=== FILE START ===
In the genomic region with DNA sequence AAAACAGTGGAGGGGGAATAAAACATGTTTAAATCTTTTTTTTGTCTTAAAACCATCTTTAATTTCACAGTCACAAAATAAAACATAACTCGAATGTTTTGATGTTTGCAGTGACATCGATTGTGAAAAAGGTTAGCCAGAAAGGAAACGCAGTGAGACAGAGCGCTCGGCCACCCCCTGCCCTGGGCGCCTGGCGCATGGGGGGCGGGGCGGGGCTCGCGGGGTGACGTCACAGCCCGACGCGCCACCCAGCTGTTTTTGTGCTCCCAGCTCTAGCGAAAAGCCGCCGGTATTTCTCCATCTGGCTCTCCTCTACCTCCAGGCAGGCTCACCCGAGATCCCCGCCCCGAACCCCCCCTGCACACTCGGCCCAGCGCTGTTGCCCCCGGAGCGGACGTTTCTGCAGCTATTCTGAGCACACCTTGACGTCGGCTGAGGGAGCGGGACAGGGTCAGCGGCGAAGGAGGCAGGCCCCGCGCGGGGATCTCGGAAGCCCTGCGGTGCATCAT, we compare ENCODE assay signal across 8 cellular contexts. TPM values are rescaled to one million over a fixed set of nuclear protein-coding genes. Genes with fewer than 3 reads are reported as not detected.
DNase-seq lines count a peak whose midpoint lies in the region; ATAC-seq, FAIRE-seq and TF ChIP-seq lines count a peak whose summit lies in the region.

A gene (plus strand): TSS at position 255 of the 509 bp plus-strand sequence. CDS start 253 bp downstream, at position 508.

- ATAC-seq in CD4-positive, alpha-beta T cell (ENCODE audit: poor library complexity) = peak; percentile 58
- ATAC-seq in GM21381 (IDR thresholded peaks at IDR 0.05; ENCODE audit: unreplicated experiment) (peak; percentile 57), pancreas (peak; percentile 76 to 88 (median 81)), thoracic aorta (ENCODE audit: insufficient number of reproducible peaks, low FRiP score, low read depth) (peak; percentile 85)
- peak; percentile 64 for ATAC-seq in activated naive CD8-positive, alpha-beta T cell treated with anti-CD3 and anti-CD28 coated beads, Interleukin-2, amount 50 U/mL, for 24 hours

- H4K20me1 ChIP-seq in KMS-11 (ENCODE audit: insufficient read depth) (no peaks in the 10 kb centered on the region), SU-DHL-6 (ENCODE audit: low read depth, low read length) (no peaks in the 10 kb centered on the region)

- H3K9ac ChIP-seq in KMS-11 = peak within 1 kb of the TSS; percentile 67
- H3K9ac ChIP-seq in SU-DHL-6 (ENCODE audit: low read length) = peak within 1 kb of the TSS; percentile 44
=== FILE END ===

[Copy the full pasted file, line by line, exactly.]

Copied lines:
In the genomic region with DNA sequence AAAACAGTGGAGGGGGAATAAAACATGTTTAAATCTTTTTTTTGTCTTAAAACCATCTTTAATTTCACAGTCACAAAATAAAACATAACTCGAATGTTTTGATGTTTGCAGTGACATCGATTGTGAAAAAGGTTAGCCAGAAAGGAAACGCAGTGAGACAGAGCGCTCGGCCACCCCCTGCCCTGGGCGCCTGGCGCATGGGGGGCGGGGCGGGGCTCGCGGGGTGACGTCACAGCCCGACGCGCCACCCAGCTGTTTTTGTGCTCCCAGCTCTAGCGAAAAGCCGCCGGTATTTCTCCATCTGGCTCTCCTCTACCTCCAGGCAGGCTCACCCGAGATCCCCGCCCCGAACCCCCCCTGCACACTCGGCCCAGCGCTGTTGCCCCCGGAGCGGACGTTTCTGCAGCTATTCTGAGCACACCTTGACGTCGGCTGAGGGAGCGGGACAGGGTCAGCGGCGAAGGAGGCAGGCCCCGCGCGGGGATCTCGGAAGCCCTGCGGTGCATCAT, we compare ENCODE assay signal across 8 cellular contexts. TPM values are rescaled to one million over a fixed set of nuclear protein-coding genes. Genes with fewer than 3 reads are reported as not detected.
DNase-seq lines count a peak whose midpoint lies in the region; ATAC-seq, FAIRE-seq and TF ChIP-seq lines count a peak whose summit lies in the region.

A gene (plus strand): TSS at position 255 of the 509 bp plus-strand sequence. CDS start 253 bp downstream, at position 508.

- ATAC-seq in CD4-positive, alpha-beta T cell (ENCODE audit: poor library complexity) = peak; percentile 58
- ATAC-seq in GM21381 (IDR thresholded peaks at IDR 0.05; ENCODE audit: unreplicated experiment) (peak; percentile 57), pancreas (peak; percentile 76 to 88 (median 81)), thoracic aorta (ENCODE audit: insufficient number of reproducible peaks, low FRiP score, low read depth) (peak; percentile 85)
- peak; percentile 64 for ATAC-seq in activated naive CD8-positive, alpha-beta T cell treated with anti-CD3 and anti-CD28 coated beads, Interleukin-2, amount 50 U/mL, for 24 hours

- H4K20me1 ChIP-seq in KMS-11 (ENCODE audit: insufficient read depth) (no peaks in the 10 kb centered on the region), SU-DHL-6 (ENCODE audit: low read depth, low read length) (no peaks in the 10 kb centered on the region)

- H3K9ac ChIP-seq in KMS-11 = peak within 1 kb of the TSS; percentile 67
- H3K9ac ChIP-seq in SU-DHL-6 (ENCODE audit: low read length) = peak within 1 kb of the TSS; percentile 44